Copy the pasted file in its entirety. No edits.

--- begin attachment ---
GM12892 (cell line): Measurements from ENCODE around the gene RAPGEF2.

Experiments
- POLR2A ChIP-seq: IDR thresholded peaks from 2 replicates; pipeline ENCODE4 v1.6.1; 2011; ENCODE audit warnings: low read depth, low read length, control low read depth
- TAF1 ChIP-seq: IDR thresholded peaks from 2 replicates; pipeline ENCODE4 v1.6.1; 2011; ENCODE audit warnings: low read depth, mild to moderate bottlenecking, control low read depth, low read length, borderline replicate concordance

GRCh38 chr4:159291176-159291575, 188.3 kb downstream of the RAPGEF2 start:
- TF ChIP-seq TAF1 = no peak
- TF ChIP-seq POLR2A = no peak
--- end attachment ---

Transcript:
GM12892 (cell line): Measurements from ENCODE around the gene RAPGEF2.

Experiments
- POLR2A ChIP-seq: IDR thresholded peaks from 2 replicates; pipeline ENCODE4 v1.6.1; 2011; ENCODE audit warnings: low read depth, low read length, control low read depth
- TAF1 ChIP-seq: IDR thresholded peaks from 2 replicates; pipeline ENCODE4 v1.6.1; 2011; ENCODE audit warnings: low read depth, mild to moderate bottlenecking, control low read depth, low read length, borderline replicate concordance

GRCh38 chr4:159291176-159291575, 188.3 kb downstream of the RAPGEF2 start:
- TF ChIP-seq TAF1 = no peak
- TF ChIP-seq POLR2A = no peak